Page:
The Morning Coffee – 5 September 2014

Today's reading list starts with a book review which was clearly intended for The Onion but was accidentally published by The Economist, a plaint about the lack of fact checking in publishing - most non-fiction books have facts in them (trust me, I've checked), two posts on tech in the classroom, and more.

  • American slavery: Blood cotton (The Economist)
  • Book Publishing, Not Fact-Checking (The Atlantic)
  • Interview with Mark Leslie Lefebvre, Director of Self-Publishing and Author Relations at Kobo (NINC blog)
  • Is It the Golden Age for Journalism? [Smart Set] (Jane Friedman)
  • Lego Mindstorms: How not to do technology in the classroom (TeleRead)
  • My take: There are so many takes now because no one is guaranteed an audience (GigaOm)
  • Should We Ban Laptops from the Classrooms? (Now The Details)

Update: The Economist has withdrawn that review, and removed it from the original page. If you still wish to read it then you can find it posted after the apology/retraction notice here.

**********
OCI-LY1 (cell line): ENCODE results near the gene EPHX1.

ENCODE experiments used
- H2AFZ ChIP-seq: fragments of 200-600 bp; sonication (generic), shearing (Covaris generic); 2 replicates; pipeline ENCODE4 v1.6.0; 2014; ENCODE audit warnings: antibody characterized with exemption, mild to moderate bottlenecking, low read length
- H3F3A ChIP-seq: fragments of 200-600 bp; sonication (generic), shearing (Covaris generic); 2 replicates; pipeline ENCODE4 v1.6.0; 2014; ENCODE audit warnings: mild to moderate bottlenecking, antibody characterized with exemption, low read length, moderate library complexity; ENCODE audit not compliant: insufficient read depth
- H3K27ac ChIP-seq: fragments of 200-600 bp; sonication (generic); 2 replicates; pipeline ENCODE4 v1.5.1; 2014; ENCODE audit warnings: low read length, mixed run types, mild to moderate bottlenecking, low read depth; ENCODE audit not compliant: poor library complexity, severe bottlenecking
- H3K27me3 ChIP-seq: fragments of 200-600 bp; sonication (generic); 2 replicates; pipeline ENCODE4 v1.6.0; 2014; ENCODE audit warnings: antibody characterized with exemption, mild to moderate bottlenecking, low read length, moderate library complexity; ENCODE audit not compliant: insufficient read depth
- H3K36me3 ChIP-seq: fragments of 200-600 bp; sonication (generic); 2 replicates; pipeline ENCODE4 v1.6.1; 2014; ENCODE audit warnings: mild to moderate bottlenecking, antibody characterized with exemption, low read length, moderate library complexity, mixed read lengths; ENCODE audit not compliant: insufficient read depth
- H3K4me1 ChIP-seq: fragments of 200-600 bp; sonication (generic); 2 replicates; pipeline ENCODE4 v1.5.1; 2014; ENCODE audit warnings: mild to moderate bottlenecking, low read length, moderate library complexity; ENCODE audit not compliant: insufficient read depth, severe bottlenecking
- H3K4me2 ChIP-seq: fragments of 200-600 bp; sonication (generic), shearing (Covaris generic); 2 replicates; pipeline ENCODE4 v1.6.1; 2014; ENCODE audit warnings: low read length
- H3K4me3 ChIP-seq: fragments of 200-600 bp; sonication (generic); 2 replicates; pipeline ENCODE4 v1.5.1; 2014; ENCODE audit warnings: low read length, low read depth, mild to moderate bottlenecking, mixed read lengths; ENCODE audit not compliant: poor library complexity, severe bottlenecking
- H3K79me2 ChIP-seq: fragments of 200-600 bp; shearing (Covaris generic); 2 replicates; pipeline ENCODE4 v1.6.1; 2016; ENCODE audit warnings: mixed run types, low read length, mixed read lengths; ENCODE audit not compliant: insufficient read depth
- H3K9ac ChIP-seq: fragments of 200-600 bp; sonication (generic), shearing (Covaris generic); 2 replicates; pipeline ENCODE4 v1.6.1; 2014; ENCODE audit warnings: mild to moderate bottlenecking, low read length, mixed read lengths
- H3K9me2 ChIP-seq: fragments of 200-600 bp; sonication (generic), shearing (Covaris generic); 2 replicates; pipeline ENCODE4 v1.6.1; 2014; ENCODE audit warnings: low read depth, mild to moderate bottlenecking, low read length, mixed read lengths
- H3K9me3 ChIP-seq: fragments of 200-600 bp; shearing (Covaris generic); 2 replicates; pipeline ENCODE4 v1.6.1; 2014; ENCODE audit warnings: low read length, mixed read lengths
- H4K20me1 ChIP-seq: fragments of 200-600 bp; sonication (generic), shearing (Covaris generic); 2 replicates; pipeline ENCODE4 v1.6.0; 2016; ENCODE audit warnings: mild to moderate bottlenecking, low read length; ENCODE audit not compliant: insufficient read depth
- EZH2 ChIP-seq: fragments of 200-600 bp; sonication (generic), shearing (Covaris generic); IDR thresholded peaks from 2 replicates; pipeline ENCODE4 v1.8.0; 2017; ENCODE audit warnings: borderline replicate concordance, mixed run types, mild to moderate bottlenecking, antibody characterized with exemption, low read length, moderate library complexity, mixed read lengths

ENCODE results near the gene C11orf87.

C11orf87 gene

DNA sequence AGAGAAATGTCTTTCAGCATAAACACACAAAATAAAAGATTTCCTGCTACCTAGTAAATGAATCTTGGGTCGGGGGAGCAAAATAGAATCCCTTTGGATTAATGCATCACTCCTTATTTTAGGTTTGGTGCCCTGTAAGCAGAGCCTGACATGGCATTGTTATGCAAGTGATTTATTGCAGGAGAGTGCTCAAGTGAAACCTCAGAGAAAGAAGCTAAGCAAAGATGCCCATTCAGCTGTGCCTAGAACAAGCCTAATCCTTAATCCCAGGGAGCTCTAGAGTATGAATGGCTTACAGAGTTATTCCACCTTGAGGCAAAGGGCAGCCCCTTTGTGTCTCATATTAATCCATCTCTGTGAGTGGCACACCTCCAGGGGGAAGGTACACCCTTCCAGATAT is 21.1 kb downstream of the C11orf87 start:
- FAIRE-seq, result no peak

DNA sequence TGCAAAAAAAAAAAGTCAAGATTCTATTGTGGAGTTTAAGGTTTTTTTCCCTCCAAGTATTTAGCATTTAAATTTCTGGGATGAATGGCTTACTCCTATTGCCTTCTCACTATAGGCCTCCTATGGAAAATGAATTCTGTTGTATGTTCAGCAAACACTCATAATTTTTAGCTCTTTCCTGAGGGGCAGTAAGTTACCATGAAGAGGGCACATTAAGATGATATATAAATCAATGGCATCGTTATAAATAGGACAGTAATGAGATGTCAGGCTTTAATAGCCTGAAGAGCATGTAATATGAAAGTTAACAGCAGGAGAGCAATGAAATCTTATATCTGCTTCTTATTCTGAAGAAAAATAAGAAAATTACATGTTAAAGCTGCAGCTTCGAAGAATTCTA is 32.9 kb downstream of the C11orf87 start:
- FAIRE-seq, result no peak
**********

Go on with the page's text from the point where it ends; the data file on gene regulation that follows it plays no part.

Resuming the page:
About Nate Hoffelder (10615 Articles)
Nate Hoffelder is the founder and editor of The Digital Reader:"I've been into reading ebooks since forever, but I only got my first ereader in July 2007. Everything quickly spiraled out of control from there. Before I started this blog in January 2010 I covered ebooks, ebook readers, and digital publishing for about 2 years as a part of MobileRead Forums. It's a great community, and being a member is a joy. But I thought I could make something out of how I covered the news for MobileRead, so I started this blog."

4 Comments on The Morning Coffee – 5 September 2014

  1. “most non-fiction books have have facts”

    Glad to see Sod’s Law still at work 🙂

  2. The Economist has seen the light and apologized for the review.

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